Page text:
Dust Devil – The Final Cut (1992) (Limited Collector's Edition DVD)

dust-devil-19922Richard Stanley’s “Dust Devil” is “The Hitcher” with a supernatural twist. It’s a compelling story about a man who kills random drivers on the road, yet is also a monster impossible to kill. With the special edition of “Dust Devil” from Subversive Cinema, now on DVD, you don’t only get one DVD, you get five. You receive the final cut, the more extended work print, and three other film works from Richard Stanley that are very avant-garde. Like the “Cannibal Holocaust” boxed set, this is well worth the money because it gives film collectors something to really bite on with a wonderfully constructed library of goodies with extras, booklets, production diaries, and even a “Dust Devil” comic book.

Chucking almost thirty bucks on this won’t incite guilt, because supplies will not last, and it will be a rare find, eventually. Much of the story of Dust Devil reminded me of “Riders of the Storm” from the Doors. He’s a monster of a man on a road who will mutilate anyone who decides to pick him up. Stanley’s film is shot in an orange glow that creates a “Dune” landscape and accentuates the barren wasteland upon which our Dust Devil preys. Dust Devil is not just a killer with lust, he’s a monster and a shape shifter with a plan. He serves a purpose that he intends on fulfilling, and he drowns himself in his victim’s souls in the process. He’s a cold and calculating creature who seduces the souls he comes across. Robert John Burke’s performance is rather illuminating and nothing short of mesmerizing as this demonic entity who takes pleasure in his deeds, but can’t help get lost in his own lust with these women.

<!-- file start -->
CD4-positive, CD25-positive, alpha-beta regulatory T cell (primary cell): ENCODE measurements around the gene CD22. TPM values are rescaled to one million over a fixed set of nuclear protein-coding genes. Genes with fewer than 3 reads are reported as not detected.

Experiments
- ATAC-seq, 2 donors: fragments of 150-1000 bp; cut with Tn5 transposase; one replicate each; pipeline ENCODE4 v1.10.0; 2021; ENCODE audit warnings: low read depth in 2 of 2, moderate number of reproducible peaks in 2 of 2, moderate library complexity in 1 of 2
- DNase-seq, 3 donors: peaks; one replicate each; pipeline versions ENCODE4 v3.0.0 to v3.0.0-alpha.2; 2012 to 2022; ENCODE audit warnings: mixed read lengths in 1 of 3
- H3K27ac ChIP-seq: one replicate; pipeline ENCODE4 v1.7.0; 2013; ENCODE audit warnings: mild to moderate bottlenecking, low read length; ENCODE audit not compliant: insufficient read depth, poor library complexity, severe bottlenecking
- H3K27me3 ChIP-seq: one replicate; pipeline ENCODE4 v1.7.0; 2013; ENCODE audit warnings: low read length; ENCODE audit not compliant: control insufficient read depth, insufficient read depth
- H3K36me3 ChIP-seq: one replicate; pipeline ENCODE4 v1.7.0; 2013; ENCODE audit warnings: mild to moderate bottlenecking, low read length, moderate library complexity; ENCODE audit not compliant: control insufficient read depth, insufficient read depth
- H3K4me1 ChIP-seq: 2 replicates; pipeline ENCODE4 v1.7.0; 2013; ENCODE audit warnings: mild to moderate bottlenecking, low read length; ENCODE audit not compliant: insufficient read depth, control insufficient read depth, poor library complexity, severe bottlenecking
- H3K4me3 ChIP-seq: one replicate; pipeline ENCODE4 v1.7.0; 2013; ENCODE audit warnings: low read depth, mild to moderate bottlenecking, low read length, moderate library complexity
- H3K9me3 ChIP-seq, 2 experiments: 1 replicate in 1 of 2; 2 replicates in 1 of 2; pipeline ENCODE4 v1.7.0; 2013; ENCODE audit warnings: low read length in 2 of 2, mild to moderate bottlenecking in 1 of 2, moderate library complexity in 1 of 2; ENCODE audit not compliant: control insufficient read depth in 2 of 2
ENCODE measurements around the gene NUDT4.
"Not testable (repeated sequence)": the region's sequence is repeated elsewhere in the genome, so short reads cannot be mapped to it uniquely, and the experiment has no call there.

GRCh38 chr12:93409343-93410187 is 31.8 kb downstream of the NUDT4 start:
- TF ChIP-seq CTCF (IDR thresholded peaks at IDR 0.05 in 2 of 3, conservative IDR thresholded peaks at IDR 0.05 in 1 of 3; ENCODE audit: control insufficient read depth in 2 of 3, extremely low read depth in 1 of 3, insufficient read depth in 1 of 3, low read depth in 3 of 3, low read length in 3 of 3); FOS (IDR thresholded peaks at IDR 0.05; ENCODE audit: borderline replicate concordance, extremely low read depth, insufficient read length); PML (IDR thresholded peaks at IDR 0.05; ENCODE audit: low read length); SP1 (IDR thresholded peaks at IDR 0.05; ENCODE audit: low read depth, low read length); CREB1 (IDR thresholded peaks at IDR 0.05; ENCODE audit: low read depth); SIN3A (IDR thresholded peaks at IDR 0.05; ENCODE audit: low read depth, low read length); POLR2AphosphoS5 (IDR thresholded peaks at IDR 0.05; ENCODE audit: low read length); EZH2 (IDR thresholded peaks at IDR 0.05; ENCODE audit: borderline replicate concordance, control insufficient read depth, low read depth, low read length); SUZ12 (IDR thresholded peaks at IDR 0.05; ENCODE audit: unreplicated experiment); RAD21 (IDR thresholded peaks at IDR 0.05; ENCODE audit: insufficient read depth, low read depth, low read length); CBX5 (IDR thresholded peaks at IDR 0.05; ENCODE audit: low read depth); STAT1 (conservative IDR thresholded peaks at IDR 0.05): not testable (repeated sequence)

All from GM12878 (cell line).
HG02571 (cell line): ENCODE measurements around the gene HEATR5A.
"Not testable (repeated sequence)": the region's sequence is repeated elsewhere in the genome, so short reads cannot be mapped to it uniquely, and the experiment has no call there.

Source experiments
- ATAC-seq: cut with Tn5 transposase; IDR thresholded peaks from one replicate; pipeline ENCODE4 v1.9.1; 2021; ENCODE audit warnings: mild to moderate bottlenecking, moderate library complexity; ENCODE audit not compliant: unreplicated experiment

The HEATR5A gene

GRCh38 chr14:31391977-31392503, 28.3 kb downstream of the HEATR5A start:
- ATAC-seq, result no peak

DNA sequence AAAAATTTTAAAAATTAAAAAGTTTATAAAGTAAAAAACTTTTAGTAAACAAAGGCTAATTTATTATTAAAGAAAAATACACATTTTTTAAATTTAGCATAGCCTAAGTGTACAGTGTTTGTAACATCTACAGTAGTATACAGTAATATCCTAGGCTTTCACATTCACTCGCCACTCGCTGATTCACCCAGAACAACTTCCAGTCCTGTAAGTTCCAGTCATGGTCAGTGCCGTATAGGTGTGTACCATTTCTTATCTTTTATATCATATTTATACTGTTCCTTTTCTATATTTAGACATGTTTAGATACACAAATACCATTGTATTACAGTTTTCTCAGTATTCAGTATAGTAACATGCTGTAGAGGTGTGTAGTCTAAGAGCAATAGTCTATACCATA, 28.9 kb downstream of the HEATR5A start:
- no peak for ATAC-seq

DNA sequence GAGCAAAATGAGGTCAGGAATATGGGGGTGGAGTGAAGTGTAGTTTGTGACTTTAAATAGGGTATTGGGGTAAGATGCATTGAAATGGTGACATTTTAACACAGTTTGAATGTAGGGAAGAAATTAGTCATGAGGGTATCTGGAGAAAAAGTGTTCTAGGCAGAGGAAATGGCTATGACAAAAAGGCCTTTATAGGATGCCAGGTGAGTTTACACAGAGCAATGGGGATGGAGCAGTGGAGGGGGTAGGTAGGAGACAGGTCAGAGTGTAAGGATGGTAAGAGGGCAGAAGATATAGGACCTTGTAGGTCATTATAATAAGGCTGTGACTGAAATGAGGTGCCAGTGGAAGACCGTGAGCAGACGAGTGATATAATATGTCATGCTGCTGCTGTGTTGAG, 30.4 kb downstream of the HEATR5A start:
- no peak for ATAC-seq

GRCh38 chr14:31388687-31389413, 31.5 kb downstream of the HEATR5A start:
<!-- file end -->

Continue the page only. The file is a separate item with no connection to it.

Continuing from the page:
He’s an utterly memorable horror villain as he commits these dark ceremonies, and listens to the road for oncoming drivers, then takes the souls from the miserable and unloved. Stanley’s direction is fantastic providing some of the most amazing wide shots ever filmed. In one scene, the character Wendy and Dust Devil kiss along a canyon while the camera swoops around them dramatically. Wendy has just left her abusive husband and is now on the open road. After picking up Dust Devil, they begin to form a relationship even though she has no idea what utter danger she’s in. After discovering his mementos from his victims, she narrowly escapes his attacks and flees, but using his dark magic, he’s going to make her escape truly impossible. Meanwhile, Wendy’s husband forms an uneasy partnership with an officer tracking Dust Devil. Zakes Mokae is a sort of Loomis presence who delves deep into the monster’s past, and will stop at nothing to destroy him.

Many audiences expecting a fast paced horror film will be disappointed. “Dust Devil” doesn’t rush its story, and it doesn’t intend on creating a fast pace. It’s slow, and steady, and sometimes sluggish, and with the constant narration, Stanley devotes much of the dialogue to exposition on the plot, and on mounting tension. Stanley relies on much of the settings of sand, dunes, mountains, and peaks to create a sense of the barren and void, a world where Dust Devil reigns and controls without hope of outwitting him. He has powers, and he’s utterly relentless, and Stanley lets us explore him while keeping him an enigma. “Dust Devil” is a surreal experience, but it’s also one truly underrated piece of work. In spite of the slow pace, “Dust Devil” is a rather remarkable piece of horror mysticism with great performances from Robert John Burke, and Chelsea Field. Stanley’s horror entry is tense, wonderfully directed, and well worth the price.

The DVD extras are numerous featuring bios, stills galleries, interviews, trailers, home movies, making of featurettes, and much more. The supplements included are a “Dust Devil” comic book prequel, a “Dust Devil” production diary, an essays booklet on Stanley’s documentaries, and his three documentaries “The Secret Glory,” “The White Darkness,” and “Voice of the Moon.” There is also the work cut for “Dust Devil,” and the exclusive soundtrack, a double sided cover, and so many more features. Subversive Cinema did a fantastic job comprising a wonderful DVD set.